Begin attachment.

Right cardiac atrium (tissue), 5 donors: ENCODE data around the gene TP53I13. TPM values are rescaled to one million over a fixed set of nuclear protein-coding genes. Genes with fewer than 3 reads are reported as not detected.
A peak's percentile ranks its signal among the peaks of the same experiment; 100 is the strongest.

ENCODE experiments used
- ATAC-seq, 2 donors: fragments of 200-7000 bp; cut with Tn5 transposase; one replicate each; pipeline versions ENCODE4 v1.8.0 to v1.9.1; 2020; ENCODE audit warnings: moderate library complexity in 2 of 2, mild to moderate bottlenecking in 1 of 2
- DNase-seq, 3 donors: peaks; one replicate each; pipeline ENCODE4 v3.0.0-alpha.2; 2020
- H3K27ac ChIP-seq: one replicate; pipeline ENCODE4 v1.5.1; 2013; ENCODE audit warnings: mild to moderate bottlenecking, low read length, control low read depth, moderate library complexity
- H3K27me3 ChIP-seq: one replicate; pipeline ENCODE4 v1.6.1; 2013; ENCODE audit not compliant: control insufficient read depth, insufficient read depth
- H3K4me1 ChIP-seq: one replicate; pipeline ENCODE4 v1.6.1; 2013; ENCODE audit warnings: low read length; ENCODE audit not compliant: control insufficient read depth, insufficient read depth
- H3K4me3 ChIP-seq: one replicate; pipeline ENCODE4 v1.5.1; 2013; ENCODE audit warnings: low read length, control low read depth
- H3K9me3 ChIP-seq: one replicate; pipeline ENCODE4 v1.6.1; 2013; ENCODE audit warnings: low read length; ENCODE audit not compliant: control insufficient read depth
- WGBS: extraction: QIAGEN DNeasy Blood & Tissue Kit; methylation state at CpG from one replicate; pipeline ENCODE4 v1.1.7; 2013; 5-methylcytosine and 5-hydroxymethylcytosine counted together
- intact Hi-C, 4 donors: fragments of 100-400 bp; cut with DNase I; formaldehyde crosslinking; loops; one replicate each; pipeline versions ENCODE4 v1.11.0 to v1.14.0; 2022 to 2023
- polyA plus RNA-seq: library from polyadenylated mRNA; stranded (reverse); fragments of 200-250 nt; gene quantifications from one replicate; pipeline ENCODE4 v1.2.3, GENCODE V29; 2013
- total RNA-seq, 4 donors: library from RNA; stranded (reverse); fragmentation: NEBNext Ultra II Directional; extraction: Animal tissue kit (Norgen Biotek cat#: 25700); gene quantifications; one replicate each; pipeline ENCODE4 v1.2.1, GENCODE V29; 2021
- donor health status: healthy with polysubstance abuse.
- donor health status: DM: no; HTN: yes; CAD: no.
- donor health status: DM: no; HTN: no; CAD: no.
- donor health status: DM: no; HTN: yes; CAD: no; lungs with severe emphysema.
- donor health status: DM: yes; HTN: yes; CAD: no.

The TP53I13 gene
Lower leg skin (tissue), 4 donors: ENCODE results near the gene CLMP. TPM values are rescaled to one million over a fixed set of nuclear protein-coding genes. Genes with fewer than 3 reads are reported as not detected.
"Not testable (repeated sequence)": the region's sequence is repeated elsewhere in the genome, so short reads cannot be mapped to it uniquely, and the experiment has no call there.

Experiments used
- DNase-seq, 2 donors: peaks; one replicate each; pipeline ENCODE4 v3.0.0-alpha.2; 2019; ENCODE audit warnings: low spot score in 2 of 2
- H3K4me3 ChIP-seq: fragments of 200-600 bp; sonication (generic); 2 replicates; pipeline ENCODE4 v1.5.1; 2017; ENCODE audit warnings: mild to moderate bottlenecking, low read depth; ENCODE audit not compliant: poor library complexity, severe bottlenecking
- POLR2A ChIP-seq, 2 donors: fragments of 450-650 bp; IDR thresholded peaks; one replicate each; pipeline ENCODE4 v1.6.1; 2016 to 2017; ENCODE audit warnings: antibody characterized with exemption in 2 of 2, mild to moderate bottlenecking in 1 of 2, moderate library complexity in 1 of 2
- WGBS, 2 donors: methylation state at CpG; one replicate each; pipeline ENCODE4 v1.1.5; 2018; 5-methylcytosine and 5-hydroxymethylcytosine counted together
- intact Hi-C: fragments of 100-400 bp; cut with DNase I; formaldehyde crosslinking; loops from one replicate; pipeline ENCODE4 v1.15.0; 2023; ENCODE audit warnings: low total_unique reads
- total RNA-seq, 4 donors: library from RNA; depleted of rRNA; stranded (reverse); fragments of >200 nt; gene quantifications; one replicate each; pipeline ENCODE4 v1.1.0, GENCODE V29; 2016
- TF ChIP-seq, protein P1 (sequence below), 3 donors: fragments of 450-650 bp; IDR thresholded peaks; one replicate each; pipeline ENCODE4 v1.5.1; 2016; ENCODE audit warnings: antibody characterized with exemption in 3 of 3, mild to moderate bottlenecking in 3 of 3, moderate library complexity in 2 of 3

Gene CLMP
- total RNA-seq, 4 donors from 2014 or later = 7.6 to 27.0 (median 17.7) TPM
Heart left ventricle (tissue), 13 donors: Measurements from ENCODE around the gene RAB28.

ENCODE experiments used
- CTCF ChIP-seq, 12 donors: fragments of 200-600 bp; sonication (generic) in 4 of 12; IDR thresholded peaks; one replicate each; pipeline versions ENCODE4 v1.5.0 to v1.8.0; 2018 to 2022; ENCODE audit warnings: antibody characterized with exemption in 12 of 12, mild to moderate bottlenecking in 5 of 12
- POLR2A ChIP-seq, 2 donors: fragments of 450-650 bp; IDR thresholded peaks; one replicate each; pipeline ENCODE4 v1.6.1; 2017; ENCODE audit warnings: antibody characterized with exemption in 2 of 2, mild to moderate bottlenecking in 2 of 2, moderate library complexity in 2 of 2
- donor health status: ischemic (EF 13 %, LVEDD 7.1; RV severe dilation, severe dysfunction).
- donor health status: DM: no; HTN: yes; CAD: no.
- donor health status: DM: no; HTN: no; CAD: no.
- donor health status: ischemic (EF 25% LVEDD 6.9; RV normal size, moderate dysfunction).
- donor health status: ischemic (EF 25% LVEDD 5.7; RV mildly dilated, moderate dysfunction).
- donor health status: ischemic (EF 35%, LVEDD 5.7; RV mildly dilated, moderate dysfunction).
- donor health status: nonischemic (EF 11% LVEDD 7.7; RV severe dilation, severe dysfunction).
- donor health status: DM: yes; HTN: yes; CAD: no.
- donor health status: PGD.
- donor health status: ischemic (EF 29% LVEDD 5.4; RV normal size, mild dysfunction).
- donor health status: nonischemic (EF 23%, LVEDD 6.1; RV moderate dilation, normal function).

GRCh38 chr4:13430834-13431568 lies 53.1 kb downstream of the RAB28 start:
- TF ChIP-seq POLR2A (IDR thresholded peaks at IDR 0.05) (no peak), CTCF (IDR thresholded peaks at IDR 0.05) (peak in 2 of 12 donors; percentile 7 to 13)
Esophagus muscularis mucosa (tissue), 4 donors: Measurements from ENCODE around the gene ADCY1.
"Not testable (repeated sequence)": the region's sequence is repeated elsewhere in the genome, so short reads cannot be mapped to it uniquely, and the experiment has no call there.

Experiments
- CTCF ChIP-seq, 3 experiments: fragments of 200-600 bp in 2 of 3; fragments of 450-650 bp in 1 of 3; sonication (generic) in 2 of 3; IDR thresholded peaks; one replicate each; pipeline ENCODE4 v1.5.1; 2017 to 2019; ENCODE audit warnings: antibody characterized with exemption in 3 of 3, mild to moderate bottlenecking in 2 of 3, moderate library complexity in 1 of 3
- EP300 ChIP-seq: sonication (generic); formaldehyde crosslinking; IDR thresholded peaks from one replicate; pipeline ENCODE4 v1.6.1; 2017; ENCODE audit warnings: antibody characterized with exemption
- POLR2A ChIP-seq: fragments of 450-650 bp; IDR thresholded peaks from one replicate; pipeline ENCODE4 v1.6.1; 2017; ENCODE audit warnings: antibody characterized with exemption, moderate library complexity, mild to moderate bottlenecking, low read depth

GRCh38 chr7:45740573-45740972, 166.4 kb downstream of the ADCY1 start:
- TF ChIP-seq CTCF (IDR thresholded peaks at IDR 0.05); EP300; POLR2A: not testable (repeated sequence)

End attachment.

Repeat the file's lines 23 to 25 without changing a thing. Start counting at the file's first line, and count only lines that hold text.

Experiments used
- DNase-seq, 2 donors: peaks; one replicate each; pipeline ENCODE4 v3.0.0-alpha.2; 2019; ENCODE audit warnings: low spot score in 2 of 2
- H3K4me3 ChIP-seq: fragments of 200-600 bp; sonication (generic); 2 replicates; pipeline ENCODE4 v1.5.1; 2017; ENCODE audit warnings: mild to moderate bottlenecking, low read depth; ENCODE audit not compliant: poor library complexity, severe bottlenecking